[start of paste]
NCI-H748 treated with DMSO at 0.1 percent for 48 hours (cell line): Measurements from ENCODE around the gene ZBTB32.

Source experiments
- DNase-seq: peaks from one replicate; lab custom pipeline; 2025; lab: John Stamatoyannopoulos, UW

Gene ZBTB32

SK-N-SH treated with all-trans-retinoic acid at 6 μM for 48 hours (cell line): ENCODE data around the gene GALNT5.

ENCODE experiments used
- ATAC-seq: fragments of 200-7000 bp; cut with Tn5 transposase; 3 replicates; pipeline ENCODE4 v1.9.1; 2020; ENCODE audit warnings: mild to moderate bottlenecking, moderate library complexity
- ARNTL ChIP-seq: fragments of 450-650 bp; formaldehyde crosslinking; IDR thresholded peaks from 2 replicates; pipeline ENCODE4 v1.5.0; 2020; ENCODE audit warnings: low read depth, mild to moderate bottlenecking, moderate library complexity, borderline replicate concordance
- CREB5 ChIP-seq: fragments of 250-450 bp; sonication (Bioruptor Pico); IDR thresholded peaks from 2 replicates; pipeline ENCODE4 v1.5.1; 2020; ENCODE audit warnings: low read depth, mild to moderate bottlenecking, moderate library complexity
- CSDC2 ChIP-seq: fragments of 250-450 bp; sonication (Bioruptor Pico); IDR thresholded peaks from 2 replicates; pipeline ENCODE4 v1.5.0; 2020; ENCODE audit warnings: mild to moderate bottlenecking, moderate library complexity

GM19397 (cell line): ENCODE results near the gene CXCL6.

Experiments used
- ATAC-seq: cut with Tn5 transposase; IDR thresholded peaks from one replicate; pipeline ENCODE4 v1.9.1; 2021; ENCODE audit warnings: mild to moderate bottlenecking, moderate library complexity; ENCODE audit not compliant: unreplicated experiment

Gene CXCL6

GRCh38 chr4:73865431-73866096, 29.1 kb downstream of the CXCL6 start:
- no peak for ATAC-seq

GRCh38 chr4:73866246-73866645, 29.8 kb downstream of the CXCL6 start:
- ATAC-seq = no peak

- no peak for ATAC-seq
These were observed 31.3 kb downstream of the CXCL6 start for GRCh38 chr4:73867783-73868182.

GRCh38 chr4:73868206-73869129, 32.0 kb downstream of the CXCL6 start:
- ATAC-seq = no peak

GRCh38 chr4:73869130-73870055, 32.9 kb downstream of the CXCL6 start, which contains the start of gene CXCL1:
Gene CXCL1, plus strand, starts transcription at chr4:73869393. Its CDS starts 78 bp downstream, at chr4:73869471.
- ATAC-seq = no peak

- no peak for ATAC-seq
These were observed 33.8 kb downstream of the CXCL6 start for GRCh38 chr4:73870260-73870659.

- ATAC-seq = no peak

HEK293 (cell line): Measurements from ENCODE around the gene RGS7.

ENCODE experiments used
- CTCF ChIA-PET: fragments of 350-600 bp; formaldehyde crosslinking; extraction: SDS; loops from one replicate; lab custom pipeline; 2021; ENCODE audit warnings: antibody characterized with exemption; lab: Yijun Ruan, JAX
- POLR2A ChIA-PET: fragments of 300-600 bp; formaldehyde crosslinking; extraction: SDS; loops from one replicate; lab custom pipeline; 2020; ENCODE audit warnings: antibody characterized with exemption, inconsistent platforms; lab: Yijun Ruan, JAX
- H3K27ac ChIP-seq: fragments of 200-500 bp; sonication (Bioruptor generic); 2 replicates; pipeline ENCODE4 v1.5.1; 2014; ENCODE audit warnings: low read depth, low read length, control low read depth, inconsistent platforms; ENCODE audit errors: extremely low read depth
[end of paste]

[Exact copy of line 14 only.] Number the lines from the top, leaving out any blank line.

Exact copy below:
Gene CXCL6